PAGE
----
The epidemic of AIDS has also highlighted other health and social ills affecting the ``immune system'' of society, note the authors, including a wide range of sexual practices and drug addictions among persons of diverse ages and groups, and has given rise to much fear and prejudice. In this highly rational and eloquent book, Bateson, professor of anthropology and English at George Mason University in Virginia, and Goldsby, who teaches biology at the University of Massachusetts, provide succinct explanations of the immune system, conditions favoring epidemics and the nature and symptoms of the AIDS virus, along with approaches to its management. They stress that the threat AIDS poses to our very survival, evolution and value systems challenges our scientific, sociological and ethical resources. They discuss the advisability of diagnostic testing, and the epidemic's possible demographic and economic consequences as among the AIDS-related issues that face individuals and society. The same effort, discipline and imagination needed to solve the AIDS problem, Bateson and Goldsby suggest, could help as well to control the arms race, hunger and pollution. Major ad/promo. (September)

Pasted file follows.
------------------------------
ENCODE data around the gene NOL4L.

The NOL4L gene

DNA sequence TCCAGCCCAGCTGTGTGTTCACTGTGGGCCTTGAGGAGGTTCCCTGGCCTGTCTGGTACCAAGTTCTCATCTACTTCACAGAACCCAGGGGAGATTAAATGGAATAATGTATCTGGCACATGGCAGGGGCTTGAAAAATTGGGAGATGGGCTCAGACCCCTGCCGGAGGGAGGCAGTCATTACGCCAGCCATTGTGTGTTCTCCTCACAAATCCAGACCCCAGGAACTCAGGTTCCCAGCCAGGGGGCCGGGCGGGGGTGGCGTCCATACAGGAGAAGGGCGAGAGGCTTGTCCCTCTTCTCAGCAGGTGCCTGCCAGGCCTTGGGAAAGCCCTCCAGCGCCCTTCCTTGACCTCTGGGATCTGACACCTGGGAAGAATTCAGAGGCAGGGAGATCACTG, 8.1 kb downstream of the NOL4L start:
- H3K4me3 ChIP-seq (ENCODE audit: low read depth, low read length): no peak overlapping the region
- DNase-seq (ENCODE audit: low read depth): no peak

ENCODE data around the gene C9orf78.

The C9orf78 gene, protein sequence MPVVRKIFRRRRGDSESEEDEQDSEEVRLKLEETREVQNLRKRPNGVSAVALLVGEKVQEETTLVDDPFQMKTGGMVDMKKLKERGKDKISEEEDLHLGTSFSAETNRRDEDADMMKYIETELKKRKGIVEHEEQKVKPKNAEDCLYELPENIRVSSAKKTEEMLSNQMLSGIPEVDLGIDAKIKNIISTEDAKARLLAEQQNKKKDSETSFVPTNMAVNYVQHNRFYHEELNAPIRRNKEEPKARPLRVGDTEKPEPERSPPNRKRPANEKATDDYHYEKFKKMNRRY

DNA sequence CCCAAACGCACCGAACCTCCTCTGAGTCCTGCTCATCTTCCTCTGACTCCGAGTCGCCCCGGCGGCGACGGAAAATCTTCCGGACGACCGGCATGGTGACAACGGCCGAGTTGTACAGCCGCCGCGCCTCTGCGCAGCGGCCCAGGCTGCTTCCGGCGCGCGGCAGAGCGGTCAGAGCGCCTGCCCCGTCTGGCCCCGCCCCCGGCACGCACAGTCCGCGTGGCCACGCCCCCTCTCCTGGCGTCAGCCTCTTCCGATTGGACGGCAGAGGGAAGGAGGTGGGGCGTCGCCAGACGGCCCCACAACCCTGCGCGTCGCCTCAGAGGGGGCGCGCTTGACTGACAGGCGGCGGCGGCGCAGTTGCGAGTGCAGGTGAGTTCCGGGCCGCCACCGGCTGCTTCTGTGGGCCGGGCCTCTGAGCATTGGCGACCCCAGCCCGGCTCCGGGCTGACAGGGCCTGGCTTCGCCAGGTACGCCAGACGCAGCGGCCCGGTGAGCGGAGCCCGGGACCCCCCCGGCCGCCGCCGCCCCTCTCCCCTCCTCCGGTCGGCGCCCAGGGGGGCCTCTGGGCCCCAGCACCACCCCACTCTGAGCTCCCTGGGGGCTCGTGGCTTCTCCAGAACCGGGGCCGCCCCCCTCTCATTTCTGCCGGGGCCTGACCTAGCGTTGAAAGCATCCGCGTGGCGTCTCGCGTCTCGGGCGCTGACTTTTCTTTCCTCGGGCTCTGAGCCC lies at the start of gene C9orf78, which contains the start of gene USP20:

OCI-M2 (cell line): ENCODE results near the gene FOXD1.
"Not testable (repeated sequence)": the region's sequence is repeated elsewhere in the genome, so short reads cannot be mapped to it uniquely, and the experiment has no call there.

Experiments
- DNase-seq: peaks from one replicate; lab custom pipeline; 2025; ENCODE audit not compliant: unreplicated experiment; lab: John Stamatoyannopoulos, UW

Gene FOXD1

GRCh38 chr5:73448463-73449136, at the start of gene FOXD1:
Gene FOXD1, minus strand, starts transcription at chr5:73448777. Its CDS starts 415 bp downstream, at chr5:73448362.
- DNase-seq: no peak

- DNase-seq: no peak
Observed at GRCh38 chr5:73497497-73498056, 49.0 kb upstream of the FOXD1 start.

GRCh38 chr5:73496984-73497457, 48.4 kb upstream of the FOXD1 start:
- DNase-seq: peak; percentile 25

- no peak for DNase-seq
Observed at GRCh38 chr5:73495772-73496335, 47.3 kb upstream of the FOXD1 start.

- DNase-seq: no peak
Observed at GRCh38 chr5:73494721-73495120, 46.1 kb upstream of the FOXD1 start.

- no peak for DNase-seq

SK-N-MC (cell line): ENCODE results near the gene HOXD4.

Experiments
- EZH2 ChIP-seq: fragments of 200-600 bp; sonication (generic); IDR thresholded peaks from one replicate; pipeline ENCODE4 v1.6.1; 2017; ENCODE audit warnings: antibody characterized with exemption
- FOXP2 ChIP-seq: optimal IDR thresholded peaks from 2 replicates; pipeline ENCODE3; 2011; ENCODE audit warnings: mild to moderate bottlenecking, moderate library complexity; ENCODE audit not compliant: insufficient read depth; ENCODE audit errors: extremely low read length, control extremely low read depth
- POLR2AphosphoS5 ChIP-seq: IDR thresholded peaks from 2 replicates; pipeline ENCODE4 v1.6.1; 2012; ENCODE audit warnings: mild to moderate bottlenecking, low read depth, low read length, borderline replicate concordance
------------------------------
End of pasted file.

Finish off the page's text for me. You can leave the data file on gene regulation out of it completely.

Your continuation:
Bateson and Goldsby provide an ecological framework for thinking about society's options for adaptation to the AIDS epidemic. They posit that while the AIDS tragedy may result in global social disaster, it may also provide opportunities for cultural evolution. This well-reasoned book will be frequently cited, although like many philosophical efforts, the obligatory practical recommendations it makes are somewhat less compelling. Highly recommended for academic libraries, large public libraries, and subject collections. Judith Eannarino, George Washington Univ. Lib., Washington, D.C.